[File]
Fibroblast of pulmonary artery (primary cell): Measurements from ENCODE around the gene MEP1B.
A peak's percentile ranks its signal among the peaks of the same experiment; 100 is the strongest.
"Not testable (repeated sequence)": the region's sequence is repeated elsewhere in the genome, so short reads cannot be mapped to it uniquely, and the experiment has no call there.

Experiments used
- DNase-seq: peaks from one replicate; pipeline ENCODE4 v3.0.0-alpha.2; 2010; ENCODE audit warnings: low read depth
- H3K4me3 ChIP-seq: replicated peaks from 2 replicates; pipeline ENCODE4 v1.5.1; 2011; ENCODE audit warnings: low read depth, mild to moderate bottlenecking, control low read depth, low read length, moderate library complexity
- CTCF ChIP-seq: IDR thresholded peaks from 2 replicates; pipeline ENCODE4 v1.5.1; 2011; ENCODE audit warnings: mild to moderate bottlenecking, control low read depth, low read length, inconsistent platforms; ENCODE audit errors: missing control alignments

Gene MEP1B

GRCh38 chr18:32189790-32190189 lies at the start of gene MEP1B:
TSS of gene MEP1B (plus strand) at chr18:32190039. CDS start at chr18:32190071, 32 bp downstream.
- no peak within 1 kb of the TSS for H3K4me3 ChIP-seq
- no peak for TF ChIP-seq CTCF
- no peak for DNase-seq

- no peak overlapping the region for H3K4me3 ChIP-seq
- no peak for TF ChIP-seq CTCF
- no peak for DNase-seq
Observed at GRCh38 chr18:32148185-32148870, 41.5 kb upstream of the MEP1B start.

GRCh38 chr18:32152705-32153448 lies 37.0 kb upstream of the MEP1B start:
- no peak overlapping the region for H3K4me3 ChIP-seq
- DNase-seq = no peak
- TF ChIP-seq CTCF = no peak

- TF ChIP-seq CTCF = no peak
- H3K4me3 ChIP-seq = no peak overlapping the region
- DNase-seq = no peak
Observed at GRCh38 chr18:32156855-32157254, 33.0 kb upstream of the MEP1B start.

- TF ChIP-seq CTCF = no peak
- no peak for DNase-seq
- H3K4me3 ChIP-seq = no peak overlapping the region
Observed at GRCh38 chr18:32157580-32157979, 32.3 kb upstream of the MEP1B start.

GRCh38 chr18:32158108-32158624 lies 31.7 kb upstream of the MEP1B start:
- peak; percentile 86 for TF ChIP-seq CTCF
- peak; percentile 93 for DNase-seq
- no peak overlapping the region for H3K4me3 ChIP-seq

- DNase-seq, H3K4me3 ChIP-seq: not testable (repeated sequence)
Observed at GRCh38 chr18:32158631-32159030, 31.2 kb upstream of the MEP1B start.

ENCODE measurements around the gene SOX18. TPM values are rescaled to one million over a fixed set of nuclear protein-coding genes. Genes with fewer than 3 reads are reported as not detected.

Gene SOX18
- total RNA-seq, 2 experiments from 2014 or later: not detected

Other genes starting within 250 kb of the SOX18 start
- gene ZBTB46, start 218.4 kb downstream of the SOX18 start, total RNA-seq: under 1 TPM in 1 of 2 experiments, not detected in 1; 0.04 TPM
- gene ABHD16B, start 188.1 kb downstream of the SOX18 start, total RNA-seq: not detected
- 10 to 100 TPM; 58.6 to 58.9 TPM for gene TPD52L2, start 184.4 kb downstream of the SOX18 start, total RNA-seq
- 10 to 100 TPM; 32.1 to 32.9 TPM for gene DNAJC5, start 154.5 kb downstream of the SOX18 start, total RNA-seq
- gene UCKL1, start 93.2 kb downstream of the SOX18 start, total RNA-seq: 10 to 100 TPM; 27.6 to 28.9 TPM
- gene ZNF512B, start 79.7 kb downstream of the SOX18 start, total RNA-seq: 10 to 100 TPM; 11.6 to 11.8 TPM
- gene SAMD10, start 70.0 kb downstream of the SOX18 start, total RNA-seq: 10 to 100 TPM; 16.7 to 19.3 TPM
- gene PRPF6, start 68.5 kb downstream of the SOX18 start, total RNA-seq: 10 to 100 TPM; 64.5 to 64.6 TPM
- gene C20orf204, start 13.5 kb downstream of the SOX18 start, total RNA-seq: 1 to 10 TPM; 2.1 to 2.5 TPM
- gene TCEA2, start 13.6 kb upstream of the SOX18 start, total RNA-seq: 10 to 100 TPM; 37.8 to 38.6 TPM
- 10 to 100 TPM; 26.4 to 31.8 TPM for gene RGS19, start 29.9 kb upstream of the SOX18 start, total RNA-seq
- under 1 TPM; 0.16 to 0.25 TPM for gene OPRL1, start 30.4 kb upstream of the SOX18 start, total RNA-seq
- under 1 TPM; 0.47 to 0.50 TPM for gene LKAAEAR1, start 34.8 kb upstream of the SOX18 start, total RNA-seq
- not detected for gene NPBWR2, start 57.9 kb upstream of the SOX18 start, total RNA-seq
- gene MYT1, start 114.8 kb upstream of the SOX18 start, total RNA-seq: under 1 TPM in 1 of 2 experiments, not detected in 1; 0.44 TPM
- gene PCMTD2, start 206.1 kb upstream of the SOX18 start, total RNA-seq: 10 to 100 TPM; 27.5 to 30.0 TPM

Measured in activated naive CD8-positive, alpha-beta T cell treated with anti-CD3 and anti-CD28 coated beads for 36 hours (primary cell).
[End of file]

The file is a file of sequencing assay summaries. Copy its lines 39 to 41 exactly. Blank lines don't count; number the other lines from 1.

Other genes starting within 250 kb of the SOX18 start
- gene ZBTB46, start 218.4 kb downstream of the SOX18 start, total RNA-seq: under 1 TPM in 1 of 2 experiments, not detected in 1; 0.04 TPM
- gene ABHD16B, start 188.1 kb downstream of the SOX18 start, total RNA-seq: not detected